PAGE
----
From Friday, 29 July to Tuesday, 2 August, we joined 254 of my Bushman cousins for a fantastic reunion in Nauvoo and surrounding areas. We’ve been planning this reunion for the last year and dozens of cousins have been involved. We all had different responsibilities and it all came together beautifully this week. The next posts will highlight some of our reunion field trips and activities.
We started in St. Louis on Thursday morning, where we first visited the Gateway Arch Museum. I especially loved learning how this was a starting point for many who came west, including Mormon pioneers.
The Mississippi River provided a center for trade and travel.
At 630 feet, the Gateway Arch is the world’s tallest arch and tallest man-made monument in the Western Hemisphere Built as a monument to the westward expansion of the United States, it is the centerpiece of Gateway Arch National Park.
Across the street from the museum and arch is the Old Courthouse. More than 500 slaves were sold on the courthouse steps, and it was here that the Dred Scot case was tried.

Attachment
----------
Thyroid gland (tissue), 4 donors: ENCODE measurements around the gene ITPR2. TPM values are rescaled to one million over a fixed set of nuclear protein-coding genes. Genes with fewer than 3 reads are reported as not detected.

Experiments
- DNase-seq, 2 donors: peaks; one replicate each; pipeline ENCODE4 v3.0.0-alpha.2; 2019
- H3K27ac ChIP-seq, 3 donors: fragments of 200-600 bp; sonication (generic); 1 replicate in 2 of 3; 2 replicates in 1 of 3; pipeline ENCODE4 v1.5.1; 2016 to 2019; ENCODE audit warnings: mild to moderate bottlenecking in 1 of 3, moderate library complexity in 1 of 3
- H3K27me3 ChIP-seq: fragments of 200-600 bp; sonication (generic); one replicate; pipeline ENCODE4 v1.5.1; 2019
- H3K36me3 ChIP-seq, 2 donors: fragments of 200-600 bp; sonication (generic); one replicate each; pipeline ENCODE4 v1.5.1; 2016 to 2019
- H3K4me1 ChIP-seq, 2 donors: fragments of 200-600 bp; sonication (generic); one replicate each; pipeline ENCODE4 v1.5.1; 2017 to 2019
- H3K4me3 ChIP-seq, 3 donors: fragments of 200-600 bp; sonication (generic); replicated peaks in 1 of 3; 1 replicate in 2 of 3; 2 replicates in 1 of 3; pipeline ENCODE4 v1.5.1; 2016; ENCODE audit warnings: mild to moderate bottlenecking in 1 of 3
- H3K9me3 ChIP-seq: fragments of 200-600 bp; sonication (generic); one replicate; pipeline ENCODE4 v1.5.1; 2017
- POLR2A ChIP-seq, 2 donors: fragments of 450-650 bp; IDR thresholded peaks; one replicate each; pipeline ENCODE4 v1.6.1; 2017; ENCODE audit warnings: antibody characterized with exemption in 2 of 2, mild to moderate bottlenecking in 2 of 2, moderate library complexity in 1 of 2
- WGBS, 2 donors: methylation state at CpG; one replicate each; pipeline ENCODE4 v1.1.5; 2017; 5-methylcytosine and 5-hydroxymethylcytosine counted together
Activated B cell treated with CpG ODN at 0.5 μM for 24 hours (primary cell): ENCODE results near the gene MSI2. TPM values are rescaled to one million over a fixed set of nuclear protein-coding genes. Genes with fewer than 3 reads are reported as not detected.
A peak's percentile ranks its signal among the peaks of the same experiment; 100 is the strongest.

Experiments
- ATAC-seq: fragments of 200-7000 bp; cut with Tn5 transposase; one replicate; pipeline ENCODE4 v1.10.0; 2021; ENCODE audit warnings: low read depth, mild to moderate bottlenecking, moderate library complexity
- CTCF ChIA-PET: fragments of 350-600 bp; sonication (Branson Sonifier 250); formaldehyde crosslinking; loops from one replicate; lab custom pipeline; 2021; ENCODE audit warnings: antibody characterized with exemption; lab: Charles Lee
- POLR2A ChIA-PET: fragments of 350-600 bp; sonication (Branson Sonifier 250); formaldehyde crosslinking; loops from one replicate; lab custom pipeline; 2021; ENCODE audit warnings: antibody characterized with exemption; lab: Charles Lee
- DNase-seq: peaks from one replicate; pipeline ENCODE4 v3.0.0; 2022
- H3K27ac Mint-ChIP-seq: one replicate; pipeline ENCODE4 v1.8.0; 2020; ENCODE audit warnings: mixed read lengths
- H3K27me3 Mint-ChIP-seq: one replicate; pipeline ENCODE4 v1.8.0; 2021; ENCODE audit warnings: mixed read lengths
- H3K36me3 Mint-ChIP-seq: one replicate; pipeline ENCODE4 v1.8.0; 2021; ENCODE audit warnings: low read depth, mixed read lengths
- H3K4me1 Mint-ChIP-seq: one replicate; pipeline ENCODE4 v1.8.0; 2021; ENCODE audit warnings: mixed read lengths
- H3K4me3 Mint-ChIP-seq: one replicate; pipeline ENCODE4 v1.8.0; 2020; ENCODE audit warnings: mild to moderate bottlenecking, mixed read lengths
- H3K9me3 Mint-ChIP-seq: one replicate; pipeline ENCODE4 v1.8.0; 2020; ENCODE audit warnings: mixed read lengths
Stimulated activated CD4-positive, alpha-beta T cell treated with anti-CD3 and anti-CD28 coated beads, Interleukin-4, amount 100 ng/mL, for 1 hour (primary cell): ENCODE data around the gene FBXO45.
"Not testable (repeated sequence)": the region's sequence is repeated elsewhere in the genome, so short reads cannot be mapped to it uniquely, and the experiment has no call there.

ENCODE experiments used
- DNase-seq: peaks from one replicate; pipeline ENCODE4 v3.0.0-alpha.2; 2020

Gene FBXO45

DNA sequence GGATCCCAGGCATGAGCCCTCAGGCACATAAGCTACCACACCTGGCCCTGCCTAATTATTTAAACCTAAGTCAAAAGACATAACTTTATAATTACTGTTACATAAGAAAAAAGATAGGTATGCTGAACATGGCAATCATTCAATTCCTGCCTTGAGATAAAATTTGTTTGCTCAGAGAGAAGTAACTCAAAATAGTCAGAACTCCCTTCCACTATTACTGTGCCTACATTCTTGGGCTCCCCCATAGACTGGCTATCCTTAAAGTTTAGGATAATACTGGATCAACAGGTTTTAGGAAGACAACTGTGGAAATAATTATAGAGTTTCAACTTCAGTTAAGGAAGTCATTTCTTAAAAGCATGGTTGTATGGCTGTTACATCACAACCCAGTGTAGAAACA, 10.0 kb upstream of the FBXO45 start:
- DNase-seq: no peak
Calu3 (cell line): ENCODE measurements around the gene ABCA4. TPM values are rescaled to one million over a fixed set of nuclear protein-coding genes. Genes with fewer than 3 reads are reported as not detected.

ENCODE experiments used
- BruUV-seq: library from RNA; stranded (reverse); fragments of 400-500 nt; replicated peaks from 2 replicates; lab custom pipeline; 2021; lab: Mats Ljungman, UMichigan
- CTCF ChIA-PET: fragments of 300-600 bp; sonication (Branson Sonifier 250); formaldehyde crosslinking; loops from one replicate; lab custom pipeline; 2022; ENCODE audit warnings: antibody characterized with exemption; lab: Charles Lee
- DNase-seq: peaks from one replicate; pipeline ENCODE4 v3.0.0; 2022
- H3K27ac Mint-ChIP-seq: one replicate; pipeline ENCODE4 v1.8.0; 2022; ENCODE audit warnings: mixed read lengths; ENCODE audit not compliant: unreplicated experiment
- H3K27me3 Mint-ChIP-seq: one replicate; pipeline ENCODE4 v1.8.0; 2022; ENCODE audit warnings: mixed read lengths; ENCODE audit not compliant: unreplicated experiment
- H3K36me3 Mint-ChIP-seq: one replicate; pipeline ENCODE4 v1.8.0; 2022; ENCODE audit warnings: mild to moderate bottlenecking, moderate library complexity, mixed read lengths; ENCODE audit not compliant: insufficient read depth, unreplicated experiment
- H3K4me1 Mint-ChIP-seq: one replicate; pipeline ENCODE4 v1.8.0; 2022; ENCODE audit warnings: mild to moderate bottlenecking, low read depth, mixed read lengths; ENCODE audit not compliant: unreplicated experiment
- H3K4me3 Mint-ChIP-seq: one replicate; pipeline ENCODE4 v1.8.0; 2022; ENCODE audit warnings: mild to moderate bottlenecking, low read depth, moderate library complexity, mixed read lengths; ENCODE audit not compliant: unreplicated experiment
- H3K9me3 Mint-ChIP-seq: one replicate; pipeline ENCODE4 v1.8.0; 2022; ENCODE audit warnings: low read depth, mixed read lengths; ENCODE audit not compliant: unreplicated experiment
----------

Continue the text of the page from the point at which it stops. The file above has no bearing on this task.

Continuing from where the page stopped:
There are few things I’d rather do than be in the place where it happened. Being here and standing in these places moved me.
After leaving St Louis, we drove by bus to Quincy on our way to Nauvoo. I’ve always wanted to visit Quincy and hope to return to spend more time there someday. In 2005 I did a good amount of research, learning about life in Quincy in the 1860s, as I wrote this Immigrant Case Study on a family living there then.
IMMIGRANT CASE STUDY Peter Heinrich Bastert Family by Ann Laemmlen Lewis
This park was one of the places Abe Lincoln debated Douglas.
We went to the waterfront where the exiled Latter-day Saints crossed the Mississippi. This monument recognizes the kindness of the families in Quincy to took the Saints in and gave them aid.
After this stop, we traveled on to Nauvoo where we’d spend the next few days.